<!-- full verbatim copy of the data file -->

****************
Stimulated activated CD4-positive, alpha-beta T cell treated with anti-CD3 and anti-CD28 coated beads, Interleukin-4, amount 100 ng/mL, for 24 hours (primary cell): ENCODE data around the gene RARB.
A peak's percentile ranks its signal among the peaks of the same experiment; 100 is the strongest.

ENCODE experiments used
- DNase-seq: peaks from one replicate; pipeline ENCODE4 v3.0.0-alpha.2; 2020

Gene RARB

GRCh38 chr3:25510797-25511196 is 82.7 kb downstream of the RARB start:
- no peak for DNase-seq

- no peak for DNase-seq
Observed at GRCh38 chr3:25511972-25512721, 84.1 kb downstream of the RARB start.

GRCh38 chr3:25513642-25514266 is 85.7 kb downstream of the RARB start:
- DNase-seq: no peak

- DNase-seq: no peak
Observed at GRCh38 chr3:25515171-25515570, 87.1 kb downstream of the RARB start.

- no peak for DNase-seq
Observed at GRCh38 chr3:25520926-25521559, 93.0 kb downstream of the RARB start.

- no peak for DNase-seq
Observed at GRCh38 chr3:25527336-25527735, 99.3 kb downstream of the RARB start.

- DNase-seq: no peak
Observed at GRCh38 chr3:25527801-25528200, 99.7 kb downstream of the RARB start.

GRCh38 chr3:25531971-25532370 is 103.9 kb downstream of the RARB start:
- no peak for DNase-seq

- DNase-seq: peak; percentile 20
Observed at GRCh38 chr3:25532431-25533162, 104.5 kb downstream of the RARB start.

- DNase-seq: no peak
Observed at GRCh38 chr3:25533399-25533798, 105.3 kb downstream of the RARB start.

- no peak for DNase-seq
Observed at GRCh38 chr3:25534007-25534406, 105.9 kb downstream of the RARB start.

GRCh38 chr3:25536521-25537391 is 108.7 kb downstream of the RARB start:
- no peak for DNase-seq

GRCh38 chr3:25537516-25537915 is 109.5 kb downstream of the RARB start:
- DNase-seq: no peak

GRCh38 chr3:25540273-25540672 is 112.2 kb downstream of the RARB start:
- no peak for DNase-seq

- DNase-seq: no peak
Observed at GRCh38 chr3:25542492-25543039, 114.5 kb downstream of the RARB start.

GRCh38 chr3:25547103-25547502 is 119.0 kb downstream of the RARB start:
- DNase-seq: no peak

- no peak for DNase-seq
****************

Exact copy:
Stimulated activated CD4-positive, alpha-beta T cell treated with anti-CD3 and anti-CD28 coated beads, Interleukin-4, amount 100 ng/mL, for 24 hours (primary cell): ENCODE data around the gene RARB.
A peak's percentile ranks its signal among the peaks of the same experiment; 100 is the strongest.

ENCODE experiments used
- DNase-seq: peaks from one replicate; pipeline ENCODE4 v3.0.0-alpha.2; 2020

Gene RARB

GRCh38 chr3:25510797-25511196 is 82.7 kb downstream of the RARB start:
- no peak for DNase-seq

- no peak for DNase-seq
Observed at GRCh38 chr3:25511972-25512721, 84.1 kb downstream of the RARB start.

GRCh38 chr3:25513642-25514266 is 85.7 kb downstream of the RARB start:
- DNase-seq: no peak

- DNase-seq: no peak
Observed at GRCh38 chr3:25515171-25515570, 87.1 kb downstream of the RARB start.

- no peak for DNase-seq
Observed at GRCh38 chr3:25520926-25521559, 93.0 kb downstream of the RARB start.

- no peak for DNase-seq
Observed at GRCh38 chr3:25527336-25527735, 99.3 kb downstream of the RARB start.

- DNase-seq: no peak
Observed at GRCh38 chr3:25527801-25528200, 99.7 kb downstream of the RARB start.

GRCh38 chr3:25531971-25532370 is 103.9 kb downstream of the RARB start:
- no peak for DNase-seq

- DNase-seq: peak; percentile 20
Observed at GRCh38 chr3:25532431-25533162, 104.5 kb downstream of the RARB start.

- DNase-seq: no peak
Observed at GRCh38 chr3:25533399-25533798, 105.3 kb downstream of the RARB start.

- no peak for DNase-seq
Observed at GRCh38 chr3:25534007-25534406, 105.9 kb downstream of the RARB start.

GRCh38 chr3:25536521-25537391 is 108.7 kb downstream of the RARB start:
- no peak for DNase-seq

GRCh38 chr3:25537516-25537915 is 109.5 kb downstream of the RARB start:
- DNase-seq: no peak

GRCh38 chr3:25540273-25540672 is 112.2 kb downstream of the RARB start:
- no peak for DNase-seq

- DNase-seq: no peak
Observed at GRCh38 chr3:25542492-25543039, 114.5 kb downstream of the RARB start.

GRCh38 chr3:25547103-25547502 is 119.0 kb downstream of the RARB start:
- DNase-seq: no peak

- no peak for DNase-seq